I do most of my research and writing in a home office on a MacBook Pro laptop running (foreshadowing a bit here) OS X Lion. I have two cats. One of them, the very loving and athletic Spunky, is my office mate. I start my day with a large cup of lightly roasted, conical burr ground, hand dripped coffee. Spunky starts her day draped across my shoulders.
This Tuesday, as I was lifting my coffee to my mouth for a sip (just after I had submitted my V-Person report to our editors for review), Spunky jumped off my shoulders and rubbed her jaw against my wrist. Most of the 16 ounce cup of coffee spilled onto the keyboard of my computer. The screen went dark. Disaster.
I turned the machine upside down to let the coffee drain out. (The latest MacBooks don’t have a removable battery and I don’t have the tri-drive tools to open the case.) Next, with my iPhone, I got on the web to schedule a “Genius” (technical support) appointment at my local Apple Store. The first available appointment was for 1:30pm that day—a long eight hours after the spill. My office is six miles from the Apple Store.
I kept myself occupied with a decent and long workout at the gym and completing some stuff around the house. I had lunch. At 1pm, I left for the Apple Store.
Jon, the Genius assigned to me, listened to my tale of woe and then took the computer “in the back” to do an initial diagnosis. After a few minutes, he returned and showed me the damage. He offered two alternatives. The first was to send the computer out for repair. Apple has three “depots” that deal with liquid spills. For a flat fee of $755, they’ll fix the machine or they’ll return it unfixed for no charge. The second was to buy a new MacBook. Jon noted that liquid spills usually make disk drives unreadable and their data unrecoverable.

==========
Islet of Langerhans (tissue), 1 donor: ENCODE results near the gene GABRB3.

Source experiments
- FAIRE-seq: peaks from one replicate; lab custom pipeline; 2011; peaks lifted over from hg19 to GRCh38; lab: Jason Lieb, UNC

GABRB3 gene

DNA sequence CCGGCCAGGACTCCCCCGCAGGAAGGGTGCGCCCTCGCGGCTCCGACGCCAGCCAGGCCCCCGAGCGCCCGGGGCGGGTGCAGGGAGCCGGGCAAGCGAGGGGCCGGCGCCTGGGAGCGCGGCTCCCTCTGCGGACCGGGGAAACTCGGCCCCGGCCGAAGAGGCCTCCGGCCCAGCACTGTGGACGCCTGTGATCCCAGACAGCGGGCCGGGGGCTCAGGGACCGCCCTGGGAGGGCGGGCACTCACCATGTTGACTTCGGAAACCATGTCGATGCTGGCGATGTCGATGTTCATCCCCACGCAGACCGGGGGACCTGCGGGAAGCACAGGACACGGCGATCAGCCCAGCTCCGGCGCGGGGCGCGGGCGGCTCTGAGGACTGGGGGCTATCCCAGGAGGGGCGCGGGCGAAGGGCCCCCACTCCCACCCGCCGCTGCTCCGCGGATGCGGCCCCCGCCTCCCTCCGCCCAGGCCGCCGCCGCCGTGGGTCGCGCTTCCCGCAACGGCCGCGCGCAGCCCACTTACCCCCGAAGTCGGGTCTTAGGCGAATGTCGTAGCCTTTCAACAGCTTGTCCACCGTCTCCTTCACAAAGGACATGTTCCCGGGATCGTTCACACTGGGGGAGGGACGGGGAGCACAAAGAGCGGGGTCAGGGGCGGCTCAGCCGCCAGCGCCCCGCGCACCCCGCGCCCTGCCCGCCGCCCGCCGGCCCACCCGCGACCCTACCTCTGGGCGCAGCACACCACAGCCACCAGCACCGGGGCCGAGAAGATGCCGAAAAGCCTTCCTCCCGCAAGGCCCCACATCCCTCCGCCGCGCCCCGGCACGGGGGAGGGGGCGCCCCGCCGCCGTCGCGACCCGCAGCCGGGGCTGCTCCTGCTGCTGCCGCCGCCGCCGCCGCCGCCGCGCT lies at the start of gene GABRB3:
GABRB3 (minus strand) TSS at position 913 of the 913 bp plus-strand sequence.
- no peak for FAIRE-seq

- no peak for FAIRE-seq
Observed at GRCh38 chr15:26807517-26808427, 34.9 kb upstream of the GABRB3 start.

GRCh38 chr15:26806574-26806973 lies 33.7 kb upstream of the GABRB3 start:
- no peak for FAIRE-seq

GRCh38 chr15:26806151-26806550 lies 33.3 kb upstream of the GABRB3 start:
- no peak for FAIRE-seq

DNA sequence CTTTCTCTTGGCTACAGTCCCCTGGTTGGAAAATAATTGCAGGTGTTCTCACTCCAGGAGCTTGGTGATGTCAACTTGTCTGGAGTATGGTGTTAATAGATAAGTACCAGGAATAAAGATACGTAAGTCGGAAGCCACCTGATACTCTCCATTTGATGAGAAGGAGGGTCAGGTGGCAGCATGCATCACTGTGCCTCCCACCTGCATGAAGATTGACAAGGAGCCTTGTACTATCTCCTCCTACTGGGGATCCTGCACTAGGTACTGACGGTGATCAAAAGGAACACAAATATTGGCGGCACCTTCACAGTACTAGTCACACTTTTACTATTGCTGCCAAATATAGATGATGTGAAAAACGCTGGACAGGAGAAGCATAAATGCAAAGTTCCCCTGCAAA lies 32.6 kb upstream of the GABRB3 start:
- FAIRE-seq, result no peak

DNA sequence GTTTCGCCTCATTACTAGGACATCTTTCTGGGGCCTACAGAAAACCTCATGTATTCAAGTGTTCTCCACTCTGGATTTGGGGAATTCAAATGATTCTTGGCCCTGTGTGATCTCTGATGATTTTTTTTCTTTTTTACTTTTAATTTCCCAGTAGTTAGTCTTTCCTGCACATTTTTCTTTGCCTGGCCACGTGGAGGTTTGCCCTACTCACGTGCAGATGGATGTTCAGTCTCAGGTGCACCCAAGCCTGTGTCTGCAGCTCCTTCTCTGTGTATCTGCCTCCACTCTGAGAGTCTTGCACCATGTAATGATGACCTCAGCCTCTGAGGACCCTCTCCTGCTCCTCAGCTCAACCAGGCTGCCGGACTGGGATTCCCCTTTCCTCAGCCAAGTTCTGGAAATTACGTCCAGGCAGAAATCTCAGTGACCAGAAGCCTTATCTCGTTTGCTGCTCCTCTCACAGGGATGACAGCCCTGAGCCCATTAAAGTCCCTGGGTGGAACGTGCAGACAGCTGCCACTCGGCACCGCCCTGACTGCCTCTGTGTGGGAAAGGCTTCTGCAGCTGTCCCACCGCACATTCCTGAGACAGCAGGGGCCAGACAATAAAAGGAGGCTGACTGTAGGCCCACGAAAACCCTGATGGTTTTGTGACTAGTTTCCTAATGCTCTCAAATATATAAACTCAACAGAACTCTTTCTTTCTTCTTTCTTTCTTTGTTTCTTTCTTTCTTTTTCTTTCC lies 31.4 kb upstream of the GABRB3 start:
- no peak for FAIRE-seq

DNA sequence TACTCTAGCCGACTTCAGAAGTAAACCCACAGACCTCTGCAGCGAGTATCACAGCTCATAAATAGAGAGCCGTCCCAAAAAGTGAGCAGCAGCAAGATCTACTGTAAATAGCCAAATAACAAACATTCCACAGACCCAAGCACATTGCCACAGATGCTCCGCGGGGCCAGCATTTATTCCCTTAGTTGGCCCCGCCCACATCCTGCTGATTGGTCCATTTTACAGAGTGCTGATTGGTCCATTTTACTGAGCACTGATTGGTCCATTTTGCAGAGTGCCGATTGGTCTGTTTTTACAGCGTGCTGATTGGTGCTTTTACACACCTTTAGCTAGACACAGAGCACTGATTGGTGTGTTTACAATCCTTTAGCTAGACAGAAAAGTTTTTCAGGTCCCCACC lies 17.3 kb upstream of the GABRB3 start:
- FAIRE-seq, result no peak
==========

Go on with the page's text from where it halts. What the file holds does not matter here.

There is a good part to my story. Here it is. I told Jon that I would follow both alternatives. I also told him that I had an external drive with a current and complete backup of my system and my data. Yeah, I’ve been doing regular backups for several years. With the latest operating system version, “Lion,” Apple has made backup pretty automatic with the Time Machine feature. Jon smiled. He could have written the rest of this story.
My new MacBook cost $1199 plus tax. It was on my desk by 3pm. The third setup screen asked if I had data to import. I plugged in my external drive. About 40 minutes later I was up and running on my new MacBook as if it were my old one—same apps, same data. The data was two days old (the last backup date) but I knew what needed to be updated and the biggest update was the report that I had just submitted via email. I recovered all the changes from the email attachment. But the first thing I did after setup was complete was to take a backup. Also, a new house rule, no Spunky in the office with coffee.
A happy, but expensive, ending. Pretty cheap actually considering that my professional life was on that unrecoverable disk drive. (By the way, Apple was not able to fix the old machine.)
Please learn from my experience. Your professional lives and maybe your personal lives (think about the pictures of your kid and grandkids) are on your laptops (and desktops). Backup is cheap and easy for Windows as well as for Macs. An external drive will cost you around $50. Backup apps can be part of the operating system like Mac OS X Time Machine or extra. A complete backup service in the cloud will run about $10 per month, or maybe your IT department will do it for you. Backup takes me a minute. I backup once a week. Do it, too. Now. You don’t need a cat to destroy your machine.